While finding Chinese students willing to discuss the issue proved difficult, I was able to ask a Korean university student about her opinion on the treatment of Chinese people in South Korean society in the midst of the coronavirus outbreak: “I could say people justify xenophobia with their concern for the coronavirus. Sixty thousand people sent a petition to the Blue House (the President’s official residence), asking to ban the entry of all Chinese people to Korea. Such people get upset (over) why the Korean government should treat the Chinese patients who are in Korea. They don’t think about the opposite case. In 2015 when MERS was spread in Korea, none of the countries denied the entry of Koreans. Also (the) Chinese government paid lots of money to cure the Korean MERS patient who was in China at the time. So, I feel like many people rationalize their dislike of the Chinese by focusing on the coronavirus.”
In what for many are increasingly scary times, it is important to keep our humanity and compassion as we continue to look for a long term solution.
Chinese people are not only South Korea’s most numerous minority group, they also represent the largest percentage of foreign students in the country. As the new academic year here is set to begin in the beginning of March, roughly 70,000 students are expected to arrive from China, according to The Korea Times. The same paper points out that a number of universities with high numbers of Chinese students have decided to postpone the beginning of this year’s spring semester. With such unprecedented actions being taken as a response to the virus, the treatment that Chinese students could receive upon eventual return is worrying to say the least.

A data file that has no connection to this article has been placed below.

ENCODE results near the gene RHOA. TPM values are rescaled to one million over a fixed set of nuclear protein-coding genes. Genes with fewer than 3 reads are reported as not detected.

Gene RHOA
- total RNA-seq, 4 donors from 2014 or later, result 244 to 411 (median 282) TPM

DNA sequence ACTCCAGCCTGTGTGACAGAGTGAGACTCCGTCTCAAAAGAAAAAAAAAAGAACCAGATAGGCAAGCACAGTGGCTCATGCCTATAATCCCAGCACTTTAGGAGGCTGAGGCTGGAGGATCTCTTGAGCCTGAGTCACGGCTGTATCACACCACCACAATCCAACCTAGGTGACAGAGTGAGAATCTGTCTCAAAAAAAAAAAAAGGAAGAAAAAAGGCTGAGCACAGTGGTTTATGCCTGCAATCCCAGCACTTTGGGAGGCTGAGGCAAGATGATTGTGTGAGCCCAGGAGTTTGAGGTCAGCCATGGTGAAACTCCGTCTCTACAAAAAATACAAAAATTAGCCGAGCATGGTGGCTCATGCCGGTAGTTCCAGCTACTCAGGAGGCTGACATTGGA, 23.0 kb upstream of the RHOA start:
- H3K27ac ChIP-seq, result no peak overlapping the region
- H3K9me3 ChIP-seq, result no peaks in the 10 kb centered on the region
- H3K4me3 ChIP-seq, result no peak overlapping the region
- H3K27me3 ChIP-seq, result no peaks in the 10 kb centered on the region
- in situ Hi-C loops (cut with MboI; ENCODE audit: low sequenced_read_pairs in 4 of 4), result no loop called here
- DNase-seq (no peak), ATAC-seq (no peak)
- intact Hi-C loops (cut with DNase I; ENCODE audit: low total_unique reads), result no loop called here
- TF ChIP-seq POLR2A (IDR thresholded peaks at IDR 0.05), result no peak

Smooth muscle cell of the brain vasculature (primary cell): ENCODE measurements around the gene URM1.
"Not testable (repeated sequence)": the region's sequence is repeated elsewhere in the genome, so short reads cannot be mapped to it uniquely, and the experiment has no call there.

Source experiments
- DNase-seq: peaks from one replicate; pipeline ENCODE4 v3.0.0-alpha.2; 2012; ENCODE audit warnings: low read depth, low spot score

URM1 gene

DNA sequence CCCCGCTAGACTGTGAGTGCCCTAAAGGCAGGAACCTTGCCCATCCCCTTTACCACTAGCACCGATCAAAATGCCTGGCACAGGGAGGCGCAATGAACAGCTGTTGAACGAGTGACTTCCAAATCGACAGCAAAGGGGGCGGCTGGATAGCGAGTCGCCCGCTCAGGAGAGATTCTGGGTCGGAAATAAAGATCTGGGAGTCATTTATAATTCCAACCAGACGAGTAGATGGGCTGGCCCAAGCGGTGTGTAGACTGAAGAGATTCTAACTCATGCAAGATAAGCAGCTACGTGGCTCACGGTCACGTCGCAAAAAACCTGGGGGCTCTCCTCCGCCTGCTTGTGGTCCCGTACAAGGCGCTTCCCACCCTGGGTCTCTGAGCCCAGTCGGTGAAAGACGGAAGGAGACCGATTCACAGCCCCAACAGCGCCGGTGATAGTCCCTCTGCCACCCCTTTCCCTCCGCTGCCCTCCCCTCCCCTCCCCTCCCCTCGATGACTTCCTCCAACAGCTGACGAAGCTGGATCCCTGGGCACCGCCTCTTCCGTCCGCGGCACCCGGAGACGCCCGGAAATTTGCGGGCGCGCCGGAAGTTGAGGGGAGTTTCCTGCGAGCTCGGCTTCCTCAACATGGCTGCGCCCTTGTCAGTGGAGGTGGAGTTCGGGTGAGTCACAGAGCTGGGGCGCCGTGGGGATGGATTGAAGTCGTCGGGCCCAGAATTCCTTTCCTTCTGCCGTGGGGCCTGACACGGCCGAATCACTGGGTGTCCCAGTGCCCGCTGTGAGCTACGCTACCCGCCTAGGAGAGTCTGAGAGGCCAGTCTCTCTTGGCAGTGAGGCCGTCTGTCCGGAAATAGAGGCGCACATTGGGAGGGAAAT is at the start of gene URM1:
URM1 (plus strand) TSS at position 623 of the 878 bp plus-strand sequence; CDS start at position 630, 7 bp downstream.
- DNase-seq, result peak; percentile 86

Overall, while China, South Korea and most of the international community are working together to find a solution to the epidemic, what could potentially hinder efforts to contain the disease is the growing panic and finger pointing that has unfortunately occurred in many societies around the globe, including in Korea. In what for many are increasingly scary times, it is important to keep our humanity and compassion as we continue to look for a long term solution.
Regarding precautions against coronavirus, the up-to-date advice from Public Health England (PHE) is for those who have travelled from Wuhan in the last fourteen days is to stay indoors, avoid contact with other people and to call NHS 111 to inform them of recent travel to the city. In addition to this, PHE are advising those who have travelled from mainland China, Thailand, Japan, South Korea, Hong Kong, Taiwan, Singapore, Malaysia or Macau to the UK in the last fourteen days and develop symptoms of cough, fever or shortness of breath, to immediately: stay indoors and avoid contact with other people (as you would with the flu) and call NHS 111 to inform them of your recent travel. PHE are asking people to follow the advice above even if their symptoms are minor.